The year-long study involved more than 170 previously sedentary, overweight, postmenopausal Seattle-area women. None took hormone-replacement therapy. Half were randomly assigned to a moderate-intensity, aerobic-exercise group, and half, who served as a comparison group, attended a weekly hour-long stretching class.

Those in the exercise group, who worked out at home and at a gym for at least 45 minutes five days a week - an amount similar to current national recommendations - achieved significant reductions in weight, total body fat and intra-abdominal fat.

After a year on the program, while the amount of body weight lost was modest yet statistically significant, the exercisers lost between 3.4 percent and 6.9 percent intra-abdominal fat while maintaining their calorie intake.

Women who had the highest adherence to the program experienced the largest decreases in weight, total and intra-abdominal fat. The women in the stretching group, in contrast, experienced a slight gain in intra-abdominal fat.

"The beauty of exercise as a method to reduce total and intra-abdominal fat - and therefore chronic disease - is that it can be done by most women at low cost and with low risk of side effects," McTiernan said.

"In addition, exercise has many other health benefits. The good news is that it is never too late to enjoy the health benefits of exercise."

The results of the study, funded by the National Cancer Institute, are significant for older women who seek a natural way to reduce their risk of chronic disease, said McTiernan, who is also a research associate professor at UW School of Medicine and School of Public Health and Community Medicine.

"Most American women gain one to two pounds on average every year, and that adds up to dangerous levels over a lifetime. All women - especially those at risk for diabetes, cardiovascular disease, cancer or high cholesterol - need to stop gaining weight," she said.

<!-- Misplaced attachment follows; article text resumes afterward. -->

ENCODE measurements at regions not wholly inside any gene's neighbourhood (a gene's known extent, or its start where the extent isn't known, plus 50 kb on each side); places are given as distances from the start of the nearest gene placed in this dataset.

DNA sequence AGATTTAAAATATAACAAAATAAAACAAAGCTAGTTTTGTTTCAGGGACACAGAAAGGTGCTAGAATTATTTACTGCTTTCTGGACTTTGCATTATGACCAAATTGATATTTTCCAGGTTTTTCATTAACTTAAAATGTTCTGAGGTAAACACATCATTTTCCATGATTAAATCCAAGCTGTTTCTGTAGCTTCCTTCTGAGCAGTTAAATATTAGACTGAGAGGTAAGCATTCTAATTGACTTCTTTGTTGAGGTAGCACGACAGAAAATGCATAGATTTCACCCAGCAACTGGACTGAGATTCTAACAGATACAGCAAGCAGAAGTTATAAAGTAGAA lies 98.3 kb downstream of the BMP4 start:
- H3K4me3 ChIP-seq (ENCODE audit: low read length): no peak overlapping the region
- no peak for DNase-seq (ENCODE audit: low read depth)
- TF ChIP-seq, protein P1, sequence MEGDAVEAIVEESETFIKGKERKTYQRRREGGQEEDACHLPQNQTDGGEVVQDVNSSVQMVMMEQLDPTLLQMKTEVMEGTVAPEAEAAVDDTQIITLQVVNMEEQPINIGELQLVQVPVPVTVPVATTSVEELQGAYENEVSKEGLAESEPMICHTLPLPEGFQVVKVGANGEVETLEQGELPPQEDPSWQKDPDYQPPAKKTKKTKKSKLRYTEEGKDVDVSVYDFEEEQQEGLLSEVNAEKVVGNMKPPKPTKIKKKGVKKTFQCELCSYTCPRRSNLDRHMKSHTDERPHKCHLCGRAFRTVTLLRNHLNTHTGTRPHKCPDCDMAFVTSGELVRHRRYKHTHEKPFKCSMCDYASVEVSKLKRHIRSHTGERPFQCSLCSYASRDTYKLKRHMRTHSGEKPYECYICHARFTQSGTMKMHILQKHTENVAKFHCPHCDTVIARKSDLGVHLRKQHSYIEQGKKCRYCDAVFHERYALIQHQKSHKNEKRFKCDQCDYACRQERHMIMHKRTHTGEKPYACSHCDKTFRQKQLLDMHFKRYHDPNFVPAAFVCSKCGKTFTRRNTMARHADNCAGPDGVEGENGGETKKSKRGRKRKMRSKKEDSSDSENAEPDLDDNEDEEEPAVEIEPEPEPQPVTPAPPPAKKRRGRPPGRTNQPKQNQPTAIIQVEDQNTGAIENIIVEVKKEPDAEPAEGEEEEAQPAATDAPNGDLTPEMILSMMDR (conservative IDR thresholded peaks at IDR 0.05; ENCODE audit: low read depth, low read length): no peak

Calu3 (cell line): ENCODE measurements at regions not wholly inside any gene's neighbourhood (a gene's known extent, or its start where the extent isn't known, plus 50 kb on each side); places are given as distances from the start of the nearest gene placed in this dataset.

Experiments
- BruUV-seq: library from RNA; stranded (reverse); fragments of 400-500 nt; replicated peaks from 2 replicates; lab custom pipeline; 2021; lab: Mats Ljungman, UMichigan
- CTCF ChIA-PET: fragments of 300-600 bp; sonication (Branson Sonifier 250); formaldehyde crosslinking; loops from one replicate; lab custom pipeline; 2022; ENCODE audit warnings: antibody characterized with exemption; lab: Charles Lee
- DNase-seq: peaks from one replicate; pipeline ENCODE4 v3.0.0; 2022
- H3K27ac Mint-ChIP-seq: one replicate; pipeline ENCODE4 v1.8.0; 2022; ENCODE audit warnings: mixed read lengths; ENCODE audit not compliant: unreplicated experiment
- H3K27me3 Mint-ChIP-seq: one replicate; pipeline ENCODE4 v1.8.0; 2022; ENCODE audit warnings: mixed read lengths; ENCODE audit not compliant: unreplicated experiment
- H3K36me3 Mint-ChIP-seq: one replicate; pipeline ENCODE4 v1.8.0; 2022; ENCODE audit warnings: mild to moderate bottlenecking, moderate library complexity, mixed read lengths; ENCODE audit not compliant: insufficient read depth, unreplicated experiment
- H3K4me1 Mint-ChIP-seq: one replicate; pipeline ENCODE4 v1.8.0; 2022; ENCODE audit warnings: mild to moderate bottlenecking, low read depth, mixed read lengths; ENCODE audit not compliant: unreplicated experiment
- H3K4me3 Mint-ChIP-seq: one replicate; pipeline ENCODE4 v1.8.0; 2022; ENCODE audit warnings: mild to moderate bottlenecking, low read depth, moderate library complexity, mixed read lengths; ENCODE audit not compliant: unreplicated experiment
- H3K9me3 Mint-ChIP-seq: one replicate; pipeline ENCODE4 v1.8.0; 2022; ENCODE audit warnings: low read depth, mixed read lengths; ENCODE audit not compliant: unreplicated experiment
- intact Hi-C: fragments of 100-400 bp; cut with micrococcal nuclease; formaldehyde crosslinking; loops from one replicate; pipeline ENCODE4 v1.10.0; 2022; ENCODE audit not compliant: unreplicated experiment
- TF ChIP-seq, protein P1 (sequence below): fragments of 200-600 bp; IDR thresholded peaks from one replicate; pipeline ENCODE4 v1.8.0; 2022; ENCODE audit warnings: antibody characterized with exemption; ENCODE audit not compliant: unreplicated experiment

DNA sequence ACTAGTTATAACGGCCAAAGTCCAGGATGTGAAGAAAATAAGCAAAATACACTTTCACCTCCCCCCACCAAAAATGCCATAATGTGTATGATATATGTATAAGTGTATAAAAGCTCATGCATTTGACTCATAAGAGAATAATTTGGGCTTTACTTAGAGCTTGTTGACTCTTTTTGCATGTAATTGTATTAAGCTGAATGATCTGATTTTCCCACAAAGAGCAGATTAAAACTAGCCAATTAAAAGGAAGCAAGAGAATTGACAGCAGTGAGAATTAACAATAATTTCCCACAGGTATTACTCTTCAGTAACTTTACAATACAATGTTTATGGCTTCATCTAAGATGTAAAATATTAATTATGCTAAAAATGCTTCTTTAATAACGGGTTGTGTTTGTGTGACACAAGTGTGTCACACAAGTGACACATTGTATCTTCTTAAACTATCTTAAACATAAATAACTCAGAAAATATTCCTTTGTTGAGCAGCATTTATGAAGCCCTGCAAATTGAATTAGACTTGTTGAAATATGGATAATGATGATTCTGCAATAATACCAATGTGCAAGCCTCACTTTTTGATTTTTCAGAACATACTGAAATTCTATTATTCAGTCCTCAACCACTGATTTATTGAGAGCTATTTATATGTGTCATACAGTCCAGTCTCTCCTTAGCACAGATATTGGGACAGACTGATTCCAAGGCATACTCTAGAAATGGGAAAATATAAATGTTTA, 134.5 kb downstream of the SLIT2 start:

"Regular, moderate-intensity exercise can help keep the weight from creeping on, which can translate to improved health in the long run."

Strengths of the study

Compared to two other trials that looked at the impact of activity on intra-abdominal obesity, the strengths of the PHS study include its large sample (173 vs. fewer than 25 subjects), the length of the exercise (one year vs. less than six months), and its high adherence rates (81 percent of exercisers completed 80 percent or more of 225 minutes per week of exercise).

Another strength was its randomized, controlled, clinical-trial design, the gold standard of medical-study designs. Participants met three times weekly with a physiologist at an exercise facility, where they walked treadmills and rode stationary bikes. They also exercised two days a week at home, doing exercises of their own choosing, mostly walking. "In this type of study, we can directly control for extraneous factors and observe what the women are doing rather than just relying on what they report on questionnaires," said Dr. Anne McTiernan. "Therefore, we have more confidence in the results."